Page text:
Saturday, November 23, 2019

The Union Mentality Is The Mindset of Children

I resigned my union membership in 2005.  They didn't have to, but the local union did the right thing and allowed me to participate in contract votes.  There was one hiccup, but it was resolved quickly and amicably.

Times have changed.  Yesterday I was told that I had been allowed to vote on contracts because I had been an agency fee payer.  In the post-Janus world, though, I don't pay a fee, so I don't get to vote on my contract.  Here's the email exchange that took place.  I'm tentatively removing identifying information:
Mr. Miller,

Thank you for your phone call inquiry yesterday regarding not being able to vote on the contract.

Our records indicate that you are currently a non-member of this association. As you may or may not be aware, Section IV (MEMBERSHIP) Sub-section 2(b) (RIGHTS, PRIVILEGES AND OBLIGATIONS) of the xxx by-laws states that only “active members” are able to vote. We would be happy to enroll you today and provide you the opportunity to vote on the contract.

If you would like to become a member, I would be happy to bring out a form so that you can sign-up to become a member. I can get the form to you anytime today, but if you would like to vote, it would need to be prior to 4pm. Once you have signed-up as a member, we will get you a temporary password so that you can vote on the contract. If you prefer, I can also bring you a paper ballot that you can place in a sealed envelope and I can provide that sealed envelope to the Elections Chair, xxx. He will include all paper votes into the final numbers.

Dr. xxx

Associate Executive Director, (local union)


Thank you for your reply.

This is clearly a change, as I have always been able to vote on contractual matters since the days of (long-since former union president), when I left (local union). Clearly I don’t vote on strictly union matters, e.g. union reps and officers, but this change on contract voting is disconcerting.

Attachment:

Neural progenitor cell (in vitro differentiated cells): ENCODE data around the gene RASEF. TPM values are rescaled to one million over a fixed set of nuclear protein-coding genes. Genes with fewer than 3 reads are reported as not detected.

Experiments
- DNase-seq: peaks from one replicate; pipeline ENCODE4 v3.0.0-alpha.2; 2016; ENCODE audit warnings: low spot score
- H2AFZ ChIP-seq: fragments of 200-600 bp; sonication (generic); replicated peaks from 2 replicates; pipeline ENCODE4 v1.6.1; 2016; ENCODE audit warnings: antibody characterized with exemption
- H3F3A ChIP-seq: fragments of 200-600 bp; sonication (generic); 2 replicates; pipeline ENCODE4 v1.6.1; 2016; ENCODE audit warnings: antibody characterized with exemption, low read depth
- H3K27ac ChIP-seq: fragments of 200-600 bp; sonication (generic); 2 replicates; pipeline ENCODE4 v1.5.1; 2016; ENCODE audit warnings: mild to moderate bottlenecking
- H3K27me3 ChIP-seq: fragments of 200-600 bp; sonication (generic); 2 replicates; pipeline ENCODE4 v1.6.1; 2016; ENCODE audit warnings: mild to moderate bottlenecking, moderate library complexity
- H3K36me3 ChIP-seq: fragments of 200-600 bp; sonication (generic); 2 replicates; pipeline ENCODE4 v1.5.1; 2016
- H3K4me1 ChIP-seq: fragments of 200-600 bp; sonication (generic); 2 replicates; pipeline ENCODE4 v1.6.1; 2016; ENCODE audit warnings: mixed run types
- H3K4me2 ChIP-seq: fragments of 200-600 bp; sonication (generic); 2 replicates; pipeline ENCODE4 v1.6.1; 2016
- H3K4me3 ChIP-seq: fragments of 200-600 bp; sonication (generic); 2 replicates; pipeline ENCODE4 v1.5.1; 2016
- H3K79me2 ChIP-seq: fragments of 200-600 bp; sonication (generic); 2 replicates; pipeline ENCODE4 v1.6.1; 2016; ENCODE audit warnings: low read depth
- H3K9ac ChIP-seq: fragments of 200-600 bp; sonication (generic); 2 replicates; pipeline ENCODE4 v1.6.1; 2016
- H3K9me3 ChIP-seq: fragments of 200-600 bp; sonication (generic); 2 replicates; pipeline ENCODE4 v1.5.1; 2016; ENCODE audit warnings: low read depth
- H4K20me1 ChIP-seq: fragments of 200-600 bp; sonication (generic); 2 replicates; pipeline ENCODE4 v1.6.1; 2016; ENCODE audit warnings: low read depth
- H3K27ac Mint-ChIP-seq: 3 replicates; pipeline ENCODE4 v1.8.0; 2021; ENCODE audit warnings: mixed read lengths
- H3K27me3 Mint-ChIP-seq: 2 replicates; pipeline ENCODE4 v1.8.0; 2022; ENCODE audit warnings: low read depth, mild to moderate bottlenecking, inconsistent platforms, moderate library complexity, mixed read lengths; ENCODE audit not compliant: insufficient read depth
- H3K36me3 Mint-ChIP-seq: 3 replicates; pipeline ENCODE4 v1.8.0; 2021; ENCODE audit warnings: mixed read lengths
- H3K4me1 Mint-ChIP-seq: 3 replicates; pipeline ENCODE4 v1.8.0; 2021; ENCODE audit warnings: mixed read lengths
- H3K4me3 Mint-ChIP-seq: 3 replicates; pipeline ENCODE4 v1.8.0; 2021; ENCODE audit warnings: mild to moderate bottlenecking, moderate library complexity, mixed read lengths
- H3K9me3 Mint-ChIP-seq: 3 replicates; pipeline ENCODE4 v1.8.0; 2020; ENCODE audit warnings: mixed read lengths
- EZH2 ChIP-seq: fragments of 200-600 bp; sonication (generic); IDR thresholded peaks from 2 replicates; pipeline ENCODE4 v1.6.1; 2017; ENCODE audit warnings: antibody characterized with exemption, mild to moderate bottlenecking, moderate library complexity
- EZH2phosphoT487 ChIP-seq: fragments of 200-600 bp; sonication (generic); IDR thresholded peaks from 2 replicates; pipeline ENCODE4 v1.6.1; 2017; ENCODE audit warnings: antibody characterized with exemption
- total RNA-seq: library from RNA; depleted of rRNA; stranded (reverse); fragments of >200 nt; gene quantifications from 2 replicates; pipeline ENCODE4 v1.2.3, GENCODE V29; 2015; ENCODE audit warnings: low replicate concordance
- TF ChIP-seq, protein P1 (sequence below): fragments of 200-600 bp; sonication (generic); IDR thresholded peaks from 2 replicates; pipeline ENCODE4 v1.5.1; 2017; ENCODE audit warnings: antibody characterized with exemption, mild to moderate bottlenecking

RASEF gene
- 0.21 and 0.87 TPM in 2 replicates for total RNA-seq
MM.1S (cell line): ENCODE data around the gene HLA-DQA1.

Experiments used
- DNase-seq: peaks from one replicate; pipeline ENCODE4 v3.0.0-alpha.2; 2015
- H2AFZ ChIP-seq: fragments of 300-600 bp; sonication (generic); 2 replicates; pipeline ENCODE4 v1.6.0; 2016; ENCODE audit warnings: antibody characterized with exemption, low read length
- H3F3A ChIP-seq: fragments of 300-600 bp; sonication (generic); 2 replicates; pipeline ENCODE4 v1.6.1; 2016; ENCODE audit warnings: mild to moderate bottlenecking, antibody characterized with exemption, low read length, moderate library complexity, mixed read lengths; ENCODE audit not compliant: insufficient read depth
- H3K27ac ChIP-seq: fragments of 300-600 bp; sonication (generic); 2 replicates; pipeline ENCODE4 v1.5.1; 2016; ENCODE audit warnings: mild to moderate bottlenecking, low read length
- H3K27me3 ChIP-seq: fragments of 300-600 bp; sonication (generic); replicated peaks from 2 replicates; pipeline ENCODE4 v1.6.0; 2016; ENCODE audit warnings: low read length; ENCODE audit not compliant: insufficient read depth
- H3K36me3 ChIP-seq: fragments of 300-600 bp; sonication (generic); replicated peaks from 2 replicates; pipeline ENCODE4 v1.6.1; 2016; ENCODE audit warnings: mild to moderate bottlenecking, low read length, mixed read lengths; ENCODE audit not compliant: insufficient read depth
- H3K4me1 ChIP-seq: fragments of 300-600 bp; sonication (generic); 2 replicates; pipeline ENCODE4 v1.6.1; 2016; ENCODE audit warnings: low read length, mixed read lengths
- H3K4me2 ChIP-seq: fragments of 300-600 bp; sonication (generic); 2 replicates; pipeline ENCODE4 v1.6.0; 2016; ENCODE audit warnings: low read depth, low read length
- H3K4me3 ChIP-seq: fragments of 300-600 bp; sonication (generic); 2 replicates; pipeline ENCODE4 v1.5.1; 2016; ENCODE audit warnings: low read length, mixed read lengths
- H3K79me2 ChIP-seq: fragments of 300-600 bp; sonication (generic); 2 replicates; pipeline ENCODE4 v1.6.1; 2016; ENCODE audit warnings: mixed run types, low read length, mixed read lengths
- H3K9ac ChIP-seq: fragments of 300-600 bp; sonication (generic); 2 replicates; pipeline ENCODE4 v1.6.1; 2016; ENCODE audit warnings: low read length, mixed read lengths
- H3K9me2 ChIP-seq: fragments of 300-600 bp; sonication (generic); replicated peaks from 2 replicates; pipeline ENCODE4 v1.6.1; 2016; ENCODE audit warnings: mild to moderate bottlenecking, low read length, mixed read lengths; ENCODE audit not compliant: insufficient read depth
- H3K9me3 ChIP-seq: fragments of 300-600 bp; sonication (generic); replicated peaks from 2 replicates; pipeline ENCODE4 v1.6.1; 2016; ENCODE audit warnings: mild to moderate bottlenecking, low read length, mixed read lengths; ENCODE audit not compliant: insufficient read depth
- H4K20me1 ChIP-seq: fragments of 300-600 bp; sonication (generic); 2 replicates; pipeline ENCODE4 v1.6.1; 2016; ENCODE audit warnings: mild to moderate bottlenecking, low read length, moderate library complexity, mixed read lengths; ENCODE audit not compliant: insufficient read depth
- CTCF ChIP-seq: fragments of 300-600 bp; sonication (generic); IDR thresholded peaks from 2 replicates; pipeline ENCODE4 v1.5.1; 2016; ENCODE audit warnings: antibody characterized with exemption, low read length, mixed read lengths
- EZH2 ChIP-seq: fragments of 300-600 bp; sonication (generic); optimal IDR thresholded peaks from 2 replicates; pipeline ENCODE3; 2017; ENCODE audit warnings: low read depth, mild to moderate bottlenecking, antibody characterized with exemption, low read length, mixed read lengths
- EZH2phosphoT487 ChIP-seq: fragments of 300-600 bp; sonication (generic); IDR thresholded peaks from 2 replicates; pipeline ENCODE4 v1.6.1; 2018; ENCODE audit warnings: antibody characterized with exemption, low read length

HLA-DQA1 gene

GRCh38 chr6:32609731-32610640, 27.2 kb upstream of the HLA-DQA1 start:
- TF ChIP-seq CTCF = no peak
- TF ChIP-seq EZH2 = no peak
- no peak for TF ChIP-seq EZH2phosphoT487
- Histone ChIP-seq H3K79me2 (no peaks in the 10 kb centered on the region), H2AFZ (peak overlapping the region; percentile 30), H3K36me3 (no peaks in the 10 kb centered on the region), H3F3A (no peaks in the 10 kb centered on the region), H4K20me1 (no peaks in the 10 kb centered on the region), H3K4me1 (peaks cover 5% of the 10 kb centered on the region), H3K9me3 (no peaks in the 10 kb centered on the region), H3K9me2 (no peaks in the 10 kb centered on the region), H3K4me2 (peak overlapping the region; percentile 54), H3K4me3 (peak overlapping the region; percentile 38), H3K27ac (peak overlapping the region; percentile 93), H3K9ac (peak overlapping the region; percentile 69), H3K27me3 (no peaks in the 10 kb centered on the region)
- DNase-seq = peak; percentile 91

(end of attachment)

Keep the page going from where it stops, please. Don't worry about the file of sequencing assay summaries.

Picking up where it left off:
When did the Executive Board make the change?



I spoke with President xxx and the previous email expresses the view of the elected officers of (local union).

I would like to note that we have made no changes to the by-laws. However, the recent Supreme Court ruling has impacted bargaining unit members’ rights related to dues paying status.

As I mentioned in my earlier email, our by-laws contain guidelines on membership and voting. For your own edification the section reads:


a. Membership may be granted upon payment of annual (local union)/CTA/NEA dues through payroll deduction or cash appropriate to the class of membership and completion of a membership application.

b. The right to vote and to hold elective office or appointive position shall be limited to Active members.

Because of the loss of Agency Fee, some who had previously been granted voting rights as a result of their dues contribution, no longer qualify for those voting rights if they no longer pay dues.

As you may be aware, the Supreme Court ruled that membership can only be established through a voluntary process and cannot be compelled of any person not wishing to be a member.

I will reiterate my offer to come out to (your school) and bring you a membership form if you would like to sign-up. If we do that prior to 4pm, we will make sure that you have the opportunity to vote.

Please feel free to contact me if you have any questions or need clarification.

I’d be happy to join (local union).

I will not, however, be happy to join CTA and NEA. At all. They are the reason I canceled my membership. Please let me know when the unified dues structure is abolished so I can become a member of (local union) again.

It's unjust that they're allowed to negotiate my contract and I have no say in it at all.  The unionistas will say, Just join the union if you want to vote!  To which I reply, why should I have to?  Unions get special privileges--for example, getting to negotiate my contract!  In the Janus case the Supreme Court ruled that such privileges necessitate fair representation: